In 1864, due to frequent Apache raids from Mexico into the U.S., a Union officer decides to illegally cross the border and destroy the Apache, using a mixed army of Union troops, Confederate POWs, civilian mercenaries, and scouts.
A knight in the service of a duke goes to a coastal villiage where an earlier attempt to build a defensive castle has failed. He begins to rebuild the duke's authority in the face of the ... See full summary »
Franklin J. Schaffner
Will Penny, an aging cowpoke, takes a "line-rider" job on a vast cattle ranch requiring him to keep trespassers and squatters moving till they're off the property. Ironically, he discovers that the mountain cabin reserved for the line rider has been appropriated by Catherine Allen and her young son, Horace, whose guide has deserted them en route to Oregon to join Catherine's husband. Too soft-hearted and ashamed to kick mother and child out just as the bitter Rocky Mountains winter sets in, he agrees to share the cabin until the spring thaw. But it isn't just the snow that slowly thaws; lonely man and woman soon forget their considerable dissimilarities and start developing a deep, if awkward and unstated, love for each another. Beyond this, Horace finds in Will the father he's never known, and Will finds in Horace the son he's never known he's wanted. The trio's little refuge is then invaded by Bible-quoting Preacher Quint and his murderous family of "rawhiders," who'd earlier nearly... Written by
When Will Penny is attacked and knifed by the Quint family he is left for dead with no clothing whatsoever other than his long underwear and his hat. A short time later after recovering in Catherine's bed in the line shack he is shown fully clothed, chopping wood with his arm in a sling. Only much later when he prepares to take a bath, while also still wearing his previous wardrobe, he asks Catherine, What do I wear? She tells him he can wear her husband's clothes. How could he possibly have his previous wardrobe when after the attack he was left with only his underwear and hat?
It is however very possible that there was a change of clothes left by the previous occupant of the cabin, so this cannot be considered a goof. See more »
That's always the way, ain't it?
What's always the way?
Let a man die, right away he's "good, old Claude". How was he *before* he bucked out?
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This is a good, good movie..underrated & under appreciated....and somewhat largely unseen. Never a Heston fan....I was very pleasantly surprised & taken by his "Will"....he gives a fine, understated performance as the aging loner just looking for his next job..to get through the winter till he can hook up with a cattle drive in the spring. Heston is excellent, free of the melodramatics & overacting found in some of his other work. Will is an aging cowboy, a loner, an illiterate, faced with the prospects of a dim future. He is someone who realizes that he can't do anything else but what he has been doing all his life..he punches cattle because it's the only thing he's ever done, and the only thing he knows how to do......even as railroad tracks laid on the prairie indicate that time may be running out for the cowboy way of life. Nearing fifty, he has never learned to read or write, and existed moving from one job to the next...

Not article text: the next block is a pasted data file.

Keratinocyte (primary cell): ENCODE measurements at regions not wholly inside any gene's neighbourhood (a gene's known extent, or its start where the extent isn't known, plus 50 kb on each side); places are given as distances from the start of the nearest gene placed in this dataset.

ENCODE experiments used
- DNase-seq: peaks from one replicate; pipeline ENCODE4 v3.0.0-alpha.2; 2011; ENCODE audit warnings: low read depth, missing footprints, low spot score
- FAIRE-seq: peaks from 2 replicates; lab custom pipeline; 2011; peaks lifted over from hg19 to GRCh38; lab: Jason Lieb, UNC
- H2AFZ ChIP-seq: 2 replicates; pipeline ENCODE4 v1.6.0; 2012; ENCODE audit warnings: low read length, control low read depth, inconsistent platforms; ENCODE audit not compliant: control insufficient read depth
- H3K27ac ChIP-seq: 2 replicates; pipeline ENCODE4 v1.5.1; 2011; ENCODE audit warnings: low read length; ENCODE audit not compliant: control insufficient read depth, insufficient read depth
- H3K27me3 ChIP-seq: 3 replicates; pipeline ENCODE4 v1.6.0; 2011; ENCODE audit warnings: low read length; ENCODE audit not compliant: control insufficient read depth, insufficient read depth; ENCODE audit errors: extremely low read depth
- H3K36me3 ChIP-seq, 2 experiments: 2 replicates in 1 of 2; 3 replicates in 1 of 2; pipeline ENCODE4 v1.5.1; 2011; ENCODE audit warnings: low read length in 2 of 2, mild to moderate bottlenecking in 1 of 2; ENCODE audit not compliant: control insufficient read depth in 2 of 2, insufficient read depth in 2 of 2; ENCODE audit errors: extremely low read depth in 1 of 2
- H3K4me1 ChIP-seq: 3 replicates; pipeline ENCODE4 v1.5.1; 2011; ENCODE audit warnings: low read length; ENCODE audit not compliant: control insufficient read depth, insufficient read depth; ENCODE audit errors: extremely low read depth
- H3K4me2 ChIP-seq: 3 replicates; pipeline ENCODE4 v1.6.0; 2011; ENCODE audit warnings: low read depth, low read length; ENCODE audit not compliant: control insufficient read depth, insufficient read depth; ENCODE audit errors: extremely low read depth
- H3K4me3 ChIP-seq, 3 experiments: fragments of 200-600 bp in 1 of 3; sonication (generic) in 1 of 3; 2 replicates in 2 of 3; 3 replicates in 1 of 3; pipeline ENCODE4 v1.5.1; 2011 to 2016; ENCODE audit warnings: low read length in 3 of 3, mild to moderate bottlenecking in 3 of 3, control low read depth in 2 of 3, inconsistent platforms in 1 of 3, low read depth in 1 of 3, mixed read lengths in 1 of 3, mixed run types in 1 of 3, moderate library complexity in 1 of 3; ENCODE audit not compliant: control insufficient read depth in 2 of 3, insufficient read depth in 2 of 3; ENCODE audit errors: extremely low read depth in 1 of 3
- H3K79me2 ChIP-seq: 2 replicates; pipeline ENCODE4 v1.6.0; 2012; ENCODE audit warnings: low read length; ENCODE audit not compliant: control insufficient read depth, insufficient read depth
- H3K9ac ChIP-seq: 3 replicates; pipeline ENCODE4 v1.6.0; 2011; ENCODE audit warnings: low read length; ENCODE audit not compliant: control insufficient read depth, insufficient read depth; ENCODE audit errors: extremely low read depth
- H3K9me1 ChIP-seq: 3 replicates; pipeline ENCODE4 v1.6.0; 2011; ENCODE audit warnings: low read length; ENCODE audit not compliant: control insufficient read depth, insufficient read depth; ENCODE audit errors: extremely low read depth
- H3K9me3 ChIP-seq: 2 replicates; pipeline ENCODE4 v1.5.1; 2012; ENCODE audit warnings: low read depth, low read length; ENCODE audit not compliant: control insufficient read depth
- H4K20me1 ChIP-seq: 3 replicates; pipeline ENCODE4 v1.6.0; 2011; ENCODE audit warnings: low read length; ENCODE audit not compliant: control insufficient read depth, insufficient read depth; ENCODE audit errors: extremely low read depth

Along the way..there's a chance encounter w/ Quint ....the psycho preacher and his degenerate sons, Rafe , Rufus , & Romulus..featuring Donald Pleasance in a maniacal..over the top performance.., & Bruce Dern as one of his loony sons. These guys could give the Hammond Brothers ("Ride the High Country") a run for their money.
There's also Joan Hackett, in a lovely, subtle, yet solid performance as Catherine Allen , a woman travelling across country w/ her young son, in search of her husband, who had gone on ahead ...through whom Will sees a life he never had..& never thought possible. The film is notable in that it presents not at all a romantic image of the West..Cowpunching not being a glamorous profession....not a lot of 'Yeehas' here... it's a life of solitude and hard work.. The work is brutal..., hired one day and out of work the next....... Yes..there is action..fistfights..gunplay & violence...but the first fistfight..shows us the kind of territory we're in...get it on..get it over with.. Here we see the kind of people who must really have inhabited the West..cowpunchers,.families looking for a better life... (sure, there were bounty hunters, bank robbers, marshalls...shootouts at High Noon..the OK Corral etc.) .....but this is more of a character study of people very much like us. In one of the gunfights...a cowboy sustains a bullet wound in a way that's atypical of western movies..but probably pretty typical of the real West.
Another nice touch is the "town" Will, Blue, & Dutchy ride into...many "towns" really did consist of nothing more than a couple of buildings ..a few shacks and a tent. The direction was superb; Lucien Ballard's cinematography added to the splendor of the story. ..filmed in the glorious Inyo Mountains of California.
The music in the movie is mostly uninspired , although by no means terrible or distracting..
Some fine, familiar character actors are here.. the can't be anything but great Ben Johnson appears as the top hand at the ranch where Will takes a job riding line... William Schallert, Clifton James, and Anthony Zerbe all deliver good performances. Lee Majors is passable.
In short.."Will Penny" is a film that deserves to be seen & enjoyed.. & savored.
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